Translation of wrinkle in Spanish:

wrinkle

arruga, n.

Pronunciation /ˈrɪŋk(ə)l//ˈrɪŋk(ə)l/

noun

  • 1

    • 1.1(in skin)

      arruga feminine
      • Sunbeds can also speed up thinning of the skin, the development of wrinkles and fine lines, and many other changes that we usually associate with aging.
      • The peel will reduce fine lines and wrinkles, smooth the skin, reduce pore size, even skin tone and improve elasticity.
      • First, the artisan chose a suitable length of cloth and laid it out on a flat surface, making sure that there were no wrinkles or folds.
      • Laser resurfacing can erase lines and wrinkles, but occasionally skin texture and color can change with this treatment.
      • Lack of moisture is one of the major reasons that the lines and wrinkles on your skin become more apparent.
      • When used correctly, glycolic acid can provide gentle exfoliation that reduces the appearance of fine lines and wrinkles and makes skin more radiant.
      • There, it is a sharply bent elbow or a protruding knee that becomes a kind of fulcrum and guide for radiating and zigzagging patterns of wrinkles and folds in the draperies.
      • Her curly dark brown hair, fell softly into her eyes and you could see the slight wrinkles forming around her mouth from the daily stress of running a single parent household.
      • I smoothed some minor wrinkles from my blue blouse as I looked myself up and down.
      • This sometimes results in fleeting wrinkles being ironed into permanent pleats or, worse, seeming indelible when they've already washed away.
      • Soft lighting minimizes lines and wrinkles and gives your skin a bit of a glow.
      • The wrinkles creasing the skin confirmed that she was older than I thought.
      • Increasingly this year I have noticed lines and wrinkles and baggy eyes that I haven't been aware of before.
      • It was most likely a rumpling of that portion of his suit jacket, or a wrinkle in the fabric.
      • Although the effects of laser resurfacing can last for years, wrinkles and expression lines recur as skin ages.
      • Skin damage, including lines and wrinkles, can actually start showing up in your 20s.
      • She works for months to build the cracks, bumps and wrinkles on the skins of the figures in her paintings.
      • There are all manner of expensive injectable treatments that will fill lines, wrinkles and folds, but they only last for six to 12 months.
      • Delicately carved multiple folds at various angles can be easily compared to fine wrinkles on silk fabric.
      • Proper skin treatment helps you get a young and smooth skin, reduces the appearance of fine lines, and wrinkles and helps protect your skin from the harmful elements that cause aging.

    • 1.2(in cloth, paper)

      arruga feminine
      to iron out the wrinkles limar las asperezas

  • 2

    • 2.1US informal (tip, shortcut)

      truco masculine
      tip masculine Mexico
      • The revamped standard of officiating and new rule wrinkles enhanced the postseason action, giving fans the most entertaining run for the Cup in over a decade.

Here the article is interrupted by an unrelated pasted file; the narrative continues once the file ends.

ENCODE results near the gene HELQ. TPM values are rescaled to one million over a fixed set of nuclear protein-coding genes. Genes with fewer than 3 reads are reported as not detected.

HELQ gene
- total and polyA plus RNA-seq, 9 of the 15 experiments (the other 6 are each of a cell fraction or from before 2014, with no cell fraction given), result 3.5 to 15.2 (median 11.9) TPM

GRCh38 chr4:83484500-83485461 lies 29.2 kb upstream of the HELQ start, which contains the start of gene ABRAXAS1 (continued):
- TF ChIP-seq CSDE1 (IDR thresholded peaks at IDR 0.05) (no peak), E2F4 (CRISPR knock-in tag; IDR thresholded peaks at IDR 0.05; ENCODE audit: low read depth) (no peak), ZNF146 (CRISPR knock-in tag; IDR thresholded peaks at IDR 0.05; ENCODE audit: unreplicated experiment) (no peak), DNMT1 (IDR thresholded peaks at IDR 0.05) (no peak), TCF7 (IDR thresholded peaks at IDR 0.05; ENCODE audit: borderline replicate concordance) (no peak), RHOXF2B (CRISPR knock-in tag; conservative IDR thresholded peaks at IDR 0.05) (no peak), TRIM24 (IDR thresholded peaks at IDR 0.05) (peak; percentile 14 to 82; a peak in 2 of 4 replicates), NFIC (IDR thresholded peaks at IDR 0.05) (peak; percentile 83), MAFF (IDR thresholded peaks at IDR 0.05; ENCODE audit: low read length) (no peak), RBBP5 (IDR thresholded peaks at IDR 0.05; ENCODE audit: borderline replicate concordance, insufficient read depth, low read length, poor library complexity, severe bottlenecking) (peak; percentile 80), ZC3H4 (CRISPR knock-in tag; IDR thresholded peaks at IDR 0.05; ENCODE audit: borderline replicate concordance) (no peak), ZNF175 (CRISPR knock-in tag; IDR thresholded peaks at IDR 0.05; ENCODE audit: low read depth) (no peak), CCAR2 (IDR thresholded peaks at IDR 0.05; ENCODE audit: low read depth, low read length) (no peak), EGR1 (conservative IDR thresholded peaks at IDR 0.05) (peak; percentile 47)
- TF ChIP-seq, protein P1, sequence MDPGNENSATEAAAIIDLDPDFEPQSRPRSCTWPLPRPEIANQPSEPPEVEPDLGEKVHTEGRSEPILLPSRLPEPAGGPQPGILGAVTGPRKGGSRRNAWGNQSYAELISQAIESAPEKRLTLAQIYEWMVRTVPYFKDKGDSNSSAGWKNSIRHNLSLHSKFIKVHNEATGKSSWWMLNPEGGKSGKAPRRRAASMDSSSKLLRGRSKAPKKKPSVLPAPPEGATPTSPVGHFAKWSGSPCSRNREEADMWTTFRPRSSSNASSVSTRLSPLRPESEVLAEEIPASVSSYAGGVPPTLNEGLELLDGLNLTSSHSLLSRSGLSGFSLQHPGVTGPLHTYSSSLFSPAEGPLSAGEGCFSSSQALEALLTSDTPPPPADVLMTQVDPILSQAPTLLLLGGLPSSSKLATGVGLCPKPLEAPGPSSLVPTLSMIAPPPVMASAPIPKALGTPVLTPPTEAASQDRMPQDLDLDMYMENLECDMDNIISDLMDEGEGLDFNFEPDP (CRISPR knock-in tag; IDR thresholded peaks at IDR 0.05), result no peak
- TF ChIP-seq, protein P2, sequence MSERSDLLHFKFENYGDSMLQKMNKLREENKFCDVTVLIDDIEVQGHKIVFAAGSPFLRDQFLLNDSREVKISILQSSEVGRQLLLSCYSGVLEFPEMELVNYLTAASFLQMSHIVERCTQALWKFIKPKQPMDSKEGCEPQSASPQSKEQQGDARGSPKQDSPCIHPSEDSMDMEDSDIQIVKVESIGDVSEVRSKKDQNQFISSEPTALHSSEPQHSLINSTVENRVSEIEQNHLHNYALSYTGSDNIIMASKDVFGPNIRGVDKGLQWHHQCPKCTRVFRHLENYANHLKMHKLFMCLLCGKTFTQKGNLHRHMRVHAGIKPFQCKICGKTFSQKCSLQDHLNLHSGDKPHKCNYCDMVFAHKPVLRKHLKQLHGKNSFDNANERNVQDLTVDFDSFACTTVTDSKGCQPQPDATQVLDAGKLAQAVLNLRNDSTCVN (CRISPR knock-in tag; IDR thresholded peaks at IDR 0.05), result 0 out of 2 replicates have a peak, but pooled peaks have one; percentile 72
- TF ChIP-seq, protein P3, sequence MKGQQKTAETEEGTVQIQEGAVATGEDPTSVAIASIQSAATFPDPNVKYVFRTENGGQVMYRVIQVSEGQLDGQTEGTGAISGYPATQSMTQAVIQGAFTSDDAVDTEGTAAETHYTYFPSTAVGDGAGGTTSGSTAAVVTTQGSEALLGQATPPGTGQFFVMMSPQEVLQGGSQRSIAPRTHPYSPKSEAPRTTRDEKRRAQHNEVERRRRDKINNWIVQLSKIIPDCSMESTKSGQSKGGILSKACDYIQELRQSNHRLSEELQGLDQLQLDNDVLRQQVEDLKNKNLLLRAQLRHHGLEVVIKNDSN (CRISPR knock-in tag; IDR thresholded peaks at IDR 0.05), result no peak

• But, there have been enough wrinkles in recent events to suggest that we are not simply seeing the standard food chain of capitalism in action.

    • 2.2US (angle, aspect)

      enfoque masculine


intransitive verb

  • 1

    (cloth/skin/garment) arrugarse
    • Maria tried to pack their new clothes as carefully as possible into her traveling bag, trying hard not to wrinkle the delicate fabrics.
    • When she was out of the room her mother laid down her sponge and sighed, her hands aching and the soap wrinkling her skin.
    • The Native Americans were big into age, deeply wrinkled old chiefs with long, plaited grey hair were figures of wisdom and respect.
    • Twenty years had wrinkled his face and whitened his hair, but he still had certain brightness in the eyes.
    • I also love the slight crust that they develop during the last stage of cooking, and the contrast between the tender flesh and the slightly wrinkled skin.
    • One old man looked up at her and a tear rolled down his singed and wrinkled old face.
    • It was a wrinkled plain brown shirt, having been folded into a ball and pushed into the back of his closet, but it was clean nonetheless.
    • As smoking also causes wrinkled, damaged skin, giving up is likely to make you look better too.
    • It has come to imply decrepitude: down-at-heel shoes, wrinkled stockings, woolly hats and trousers kept up by bits of string.
    • She greeted us dressed in slippers, thick wrinkled tights and a worn apron over her fading dress, the Nora Batty of northern Italy, and showed us to the pen where she feeds her herd.
    • Years may wrinkle the skin, but to give up enthusiasm wrinkles the soul.
    • She folded up that wrinkled piece of paper and walked down the steps.
    • Tel reached into a fold in her tunic and brought forth a somewhat wrinkled manuscript written on new, white parchment.
    • I held the fabric, wrinkling it in my grip, trying to fight the urge to bite my lip yet again and appear too nervous.
    • Decreased production of natural oils may make your skin drier and more wrinkled.
    • The patient's graying hair and wrinkled forehead indicated her advanced age.
    • Free radical damage can also wrinkle your skin and weaken your heart.
    • Hallie laid the dress she picked out for the festivities on the bed, careful not to wrinkle the fabric.
    • He could feel her bones through the soft, wrinkled, sun-spotted skin.
    • I expected to see the face of someone young, but instead I saw the old and wrinkled face of a man looking older than anyone I had ever met.

transitive verb

  • 1

    (cloth) arrugar
    to wrinkle one's forehead fruncir el ceño